AWAKENINGS

Human Embryonic Stem Cell Therapy Restores Hope for Amanda

Silly Delhi Stories to Entertain

Only in India…

…would a sign read, “Enter in the Backside.”

Our taxi that we hired for four hours arrived freshly cleaned with sopping WET seats.  This we discovered after we settled into our seats. Our driver Rampaul was extremely proud that his car was clean, smiling and pointing to the spotless covers.  Mum and I have learned, when in India, go with the flow.  We chose to sit on newspapers and towels to ensure our bums stayed dry. My hands became sticky.  My beige colored pants now have a hint of newspaper print plastered on the rear end.  Only in India!

After taking a leisurely stroll around Lodi Gardens on a Sunday afternoon, I tried to exit the park by squeezing through the four-pronged turn-style at the parking lot.  An Indian man hurried over and quickly lifted the entire frame off the hinges so I could push through with ease.  Only in India!

A storefront with peeling paint and a shoddy appearance displayed a sign that read:  Qwality Corner.

Mum and I ordered a delicious South Indian meal from outside the hospital.  The entire dinner including sweet lime sodas was packaged in little balloon-like plastic bags tied at the top with rubber bands.  I cut open a bag of soupy Sambah, which spurted up and out volcanoing the contents into my lap.  I poured what was left into a bowl, ripped off my pants and at that precise moment a nurse knocked on the door.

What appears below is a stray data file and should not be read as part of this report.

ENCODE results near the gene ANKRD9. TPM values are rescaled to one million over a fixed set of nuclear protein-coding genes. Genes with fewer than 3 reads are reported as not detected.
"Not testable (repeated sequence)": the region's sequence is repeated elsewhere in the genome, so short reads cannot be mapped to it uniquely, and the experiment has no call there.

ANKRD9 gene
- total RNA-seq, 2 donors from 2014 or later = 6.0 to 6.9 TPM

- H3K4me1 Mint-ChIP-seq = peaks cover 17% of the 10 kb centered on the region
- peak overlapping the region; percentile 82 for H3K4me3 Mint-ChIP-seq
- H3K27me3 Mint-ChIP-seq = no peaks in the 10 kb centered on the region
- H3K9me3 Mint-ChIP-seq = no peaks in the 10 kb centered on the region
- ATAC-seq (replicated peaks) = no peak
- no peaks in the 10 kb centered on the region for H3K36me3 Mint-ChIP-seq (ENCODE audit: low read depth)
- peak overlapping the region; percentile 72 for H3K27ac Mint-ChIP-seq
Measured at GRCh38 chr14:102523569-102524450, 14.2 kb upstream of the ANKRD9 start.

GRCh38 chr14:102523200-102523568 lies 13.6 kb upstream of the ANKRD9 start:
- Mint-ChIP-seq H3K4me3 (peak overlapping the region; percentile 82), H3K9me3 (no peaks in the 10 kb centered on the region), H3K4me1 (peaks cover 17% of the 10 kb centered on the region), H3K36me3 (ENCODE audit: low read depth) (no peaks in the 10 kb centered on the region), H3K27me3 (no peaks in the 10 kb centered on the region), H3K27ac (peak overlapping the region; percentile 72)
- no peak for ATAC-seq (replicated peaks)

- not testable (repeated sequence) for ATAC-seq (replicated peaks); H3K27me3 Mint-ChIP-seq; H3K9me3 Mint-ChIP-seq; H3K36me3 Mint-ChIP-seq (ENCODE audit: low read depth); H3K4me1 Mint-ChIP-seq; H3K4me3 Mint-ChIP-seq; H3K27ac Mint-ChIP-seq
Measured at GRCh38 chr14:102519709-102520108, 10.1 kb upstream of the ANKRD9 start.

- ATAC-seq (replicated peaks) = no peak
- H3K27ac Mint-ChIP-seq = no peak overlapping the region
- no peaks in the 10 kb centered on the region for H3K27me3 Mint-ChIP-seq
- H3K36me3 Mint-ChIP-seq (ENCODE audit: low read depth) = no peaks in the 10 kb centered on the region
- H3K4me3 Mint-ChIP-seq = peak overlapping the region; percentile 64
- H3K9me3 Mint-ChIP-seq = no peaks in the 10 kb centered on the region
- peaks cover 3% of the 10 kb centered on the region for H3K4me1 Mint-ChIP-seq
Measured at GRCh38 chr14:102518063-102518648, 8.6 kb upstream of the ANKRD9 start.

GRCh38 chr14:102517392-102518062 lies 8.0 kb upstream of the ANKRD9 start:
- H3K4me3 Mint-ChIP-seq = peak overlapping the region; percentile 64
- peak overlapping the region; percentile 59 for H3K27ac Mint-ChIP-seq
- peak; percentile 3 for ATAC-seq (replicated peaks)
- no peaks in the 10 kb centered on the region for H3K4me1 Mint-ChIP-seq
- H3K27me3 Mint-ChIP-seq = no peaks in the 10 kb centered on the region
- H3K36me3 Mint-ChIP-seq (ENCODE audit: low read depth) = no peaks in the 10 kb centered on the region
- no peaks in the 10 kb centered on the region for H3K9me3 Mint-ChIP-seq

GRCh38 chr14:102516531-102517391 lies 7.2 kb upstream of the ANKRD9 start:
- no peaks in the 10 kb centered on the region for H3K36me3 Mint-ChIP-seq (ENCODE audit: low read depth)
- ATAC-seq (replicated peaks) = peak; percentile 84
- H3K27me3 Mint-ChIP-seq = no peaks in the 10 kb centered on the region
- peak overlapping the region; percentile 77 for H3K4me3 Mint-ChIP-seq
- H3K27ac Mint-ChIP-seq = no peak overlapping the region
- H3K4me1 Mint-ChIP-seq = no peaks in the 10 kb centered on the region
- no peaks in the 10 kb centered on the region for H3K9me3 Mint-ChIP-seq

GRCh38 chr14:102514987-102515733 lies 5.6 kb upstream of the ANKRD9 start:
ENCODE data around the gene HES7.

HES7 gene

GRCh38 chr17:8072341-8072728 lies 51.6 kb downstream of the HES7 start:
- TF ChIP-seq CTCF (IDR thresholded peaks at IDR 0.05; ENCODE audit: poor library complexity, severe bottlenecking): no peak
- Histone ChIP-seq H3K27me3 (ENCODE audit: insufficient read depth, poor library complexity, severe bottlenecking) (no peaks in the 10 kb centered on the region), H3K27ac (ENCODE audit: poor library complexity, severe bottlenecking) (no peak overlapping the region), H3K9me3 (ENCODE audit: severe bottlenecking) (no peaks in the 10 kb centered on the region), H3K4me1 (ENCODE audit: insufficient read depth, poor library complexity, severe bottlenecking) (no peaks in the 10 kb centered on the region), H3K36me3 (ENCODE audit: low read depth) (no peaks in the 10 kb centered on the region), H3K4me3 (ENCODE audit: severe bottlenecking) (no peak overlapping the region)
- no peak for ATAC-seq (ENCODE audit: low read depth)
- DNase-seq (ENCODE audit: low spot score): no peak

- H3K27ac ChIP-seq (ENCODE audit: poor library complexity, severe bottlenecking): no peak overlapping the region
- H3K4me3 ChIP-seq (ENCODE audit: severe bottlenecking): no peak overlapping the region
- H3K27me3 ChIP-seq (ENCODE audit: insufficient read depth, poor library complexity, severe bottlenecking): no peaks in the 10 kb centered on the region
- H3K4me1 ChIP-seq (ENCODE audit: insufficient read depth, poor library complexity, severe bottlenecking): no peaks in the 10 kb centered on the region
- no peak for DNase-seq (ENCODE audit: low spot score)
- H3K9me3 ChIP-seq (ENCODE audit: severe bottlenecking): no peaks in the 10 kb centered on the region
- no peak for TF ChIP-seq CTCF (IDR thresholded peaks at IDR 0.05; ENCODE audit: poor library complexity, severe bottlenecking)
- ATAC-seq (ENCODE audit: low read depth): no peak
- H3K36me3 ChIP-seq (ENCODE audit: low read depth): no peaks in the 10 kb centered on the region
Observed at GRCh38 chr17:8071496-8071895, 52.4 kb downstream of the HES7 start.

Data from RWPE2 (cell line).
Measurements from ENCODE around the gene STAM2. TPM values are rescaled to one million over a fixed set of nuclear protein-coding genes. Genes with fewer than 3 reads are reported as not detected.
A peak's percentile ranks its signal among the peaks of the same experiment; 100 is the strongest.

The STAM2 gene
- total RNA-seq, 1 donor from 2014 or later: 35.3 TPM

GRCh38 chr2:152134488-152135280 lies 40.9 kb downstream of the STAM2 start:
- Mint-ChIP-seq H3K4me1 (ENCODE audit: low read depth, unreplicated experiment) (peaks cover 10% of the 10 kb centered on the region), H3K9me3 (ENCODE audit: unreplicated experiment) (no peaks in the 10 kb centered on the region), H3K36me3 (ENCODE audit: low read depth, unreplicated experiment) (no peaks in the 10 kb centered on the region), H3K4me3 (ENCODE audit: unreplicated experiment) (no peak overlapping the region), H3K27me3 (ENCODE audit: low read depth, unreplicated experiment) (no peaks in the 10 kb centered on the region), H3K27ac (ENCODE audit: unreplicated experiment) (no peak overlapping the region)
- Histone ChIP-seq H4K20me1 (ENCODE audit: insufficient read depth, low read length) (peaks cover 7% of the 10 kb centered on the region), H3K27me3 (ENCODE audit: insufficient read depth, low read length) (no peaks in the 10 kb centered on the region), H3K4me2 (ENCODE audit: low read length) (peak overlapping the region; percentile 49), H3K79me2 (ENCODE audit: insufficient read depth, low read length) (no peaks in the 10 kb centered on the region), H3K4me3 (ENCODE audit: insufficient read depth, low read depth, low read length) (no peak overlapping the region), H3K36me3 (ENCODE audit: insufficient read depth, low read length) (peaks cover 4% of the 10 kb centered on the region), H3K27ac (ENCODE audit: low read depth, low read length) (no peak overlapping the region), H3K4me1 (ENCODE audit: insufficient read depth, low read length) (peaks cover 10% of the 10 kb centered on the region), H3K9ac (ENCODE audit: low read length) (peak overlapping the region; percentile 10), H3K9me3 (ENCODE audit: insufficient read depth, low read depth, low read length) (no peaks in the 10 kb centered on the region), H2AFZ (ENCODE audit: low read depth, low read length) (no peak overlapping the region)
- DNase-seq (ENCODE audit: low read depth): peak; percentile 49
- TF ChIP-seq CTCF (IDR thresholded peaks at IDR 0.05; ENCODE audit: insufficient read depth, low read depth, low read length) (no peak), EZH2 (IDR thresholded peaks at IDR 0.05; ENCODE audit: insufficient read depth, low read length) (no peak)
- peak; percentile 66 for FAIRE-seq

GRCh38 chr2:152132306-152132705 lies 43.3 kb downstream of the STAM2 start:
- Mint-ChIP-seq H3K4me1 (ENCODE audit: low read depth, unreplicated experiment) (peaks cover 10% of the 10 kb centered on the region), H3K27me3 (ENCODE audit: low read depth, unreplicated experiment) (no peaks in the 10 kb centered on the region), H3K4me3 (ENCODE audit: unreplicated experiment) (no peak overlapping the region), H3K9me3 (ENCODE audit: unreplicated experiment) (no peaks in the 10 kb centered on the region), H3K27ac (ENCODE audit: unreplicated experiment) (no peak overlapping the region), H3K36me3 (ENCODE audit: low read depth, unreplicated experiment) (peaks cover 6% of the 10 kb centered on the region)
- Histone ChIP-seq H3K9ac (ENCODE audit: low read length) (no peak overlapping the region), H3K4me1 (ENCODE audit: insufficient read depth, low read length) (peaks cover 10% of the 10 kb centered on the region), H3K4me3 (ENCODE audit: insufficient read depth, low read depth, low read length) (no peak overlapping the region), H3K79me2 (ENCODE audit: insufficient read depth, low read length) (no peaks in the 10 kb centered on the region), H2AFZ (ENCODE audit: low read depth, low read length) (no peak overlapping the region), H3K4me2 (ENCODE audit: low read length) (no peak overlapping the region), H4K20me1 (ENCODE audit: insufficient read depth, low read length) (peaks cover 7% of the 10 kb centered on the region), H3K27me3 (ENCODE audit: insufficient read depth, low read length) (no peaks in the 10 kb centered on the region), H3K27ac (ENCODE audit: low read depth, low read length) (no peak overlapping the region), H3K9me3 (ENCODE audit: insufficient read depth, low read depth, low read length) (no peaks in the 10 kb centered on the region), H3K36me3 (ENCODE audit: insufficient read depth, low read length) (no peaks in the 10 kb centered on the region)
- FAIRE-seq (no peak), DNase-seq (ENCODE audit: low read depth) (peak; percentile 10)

She called, “Amanda, Blood Pressure?  Stem Cells?”

“Ek minit,” I replied, “I’m naked!”  Tonight the stem cells had to wait for dessert.  I was in one curried mess.  The floor was orange, my wheels sticky, and my legs red hot but oh, I smelled great!  Sambah is one of the most delicious soups, that accompanies my all-time favorite South Indian main course:  a coconut rava masala dosa.  I was ravenous.  I hadn’t eaten since breakfast.  I had fasted the entire day for a deep spinal muscle procedure.   The floor, my pants, my sticky wheels, the nurse and even the stem cells had to wait.  Like one of Pavlov’s dogs, my taste buds were salivating for the dosa. 

I carefully slid the dosa out of the plastic bag on to a plate that sat balanced on my naked thighs.  The only utensils we had left were spoons.  Our forks had mysteriously disappeared.  “Mmmmmm. This is the best!”  I exclaimed to Mum.  With gusto, I dug into my dosa pancake, cutting through to the yummy veggie-filled center with a blunt edge.  Bam–another explosion!  My spoon broke in half flipping the dosa and hurling it through the air, then landing upside-down on the floor. 

Within seconds, Mum jumped up from her seat, scooped up the remains in her bare hands and flipped the pancake back on to my plate commenting, “Here, eat this—the bottom part didn’t touch the floor.”

After four visits to India and living in Delhi for a cumulative total of 23 weeks, my appetite for the yellow-orange sticky spicy stuff has grown, yet my finesse with eating curry has sadly and embarrassingly declined.  Only in India!

Only in India…am I able to receive human embryonic stem cells!

 

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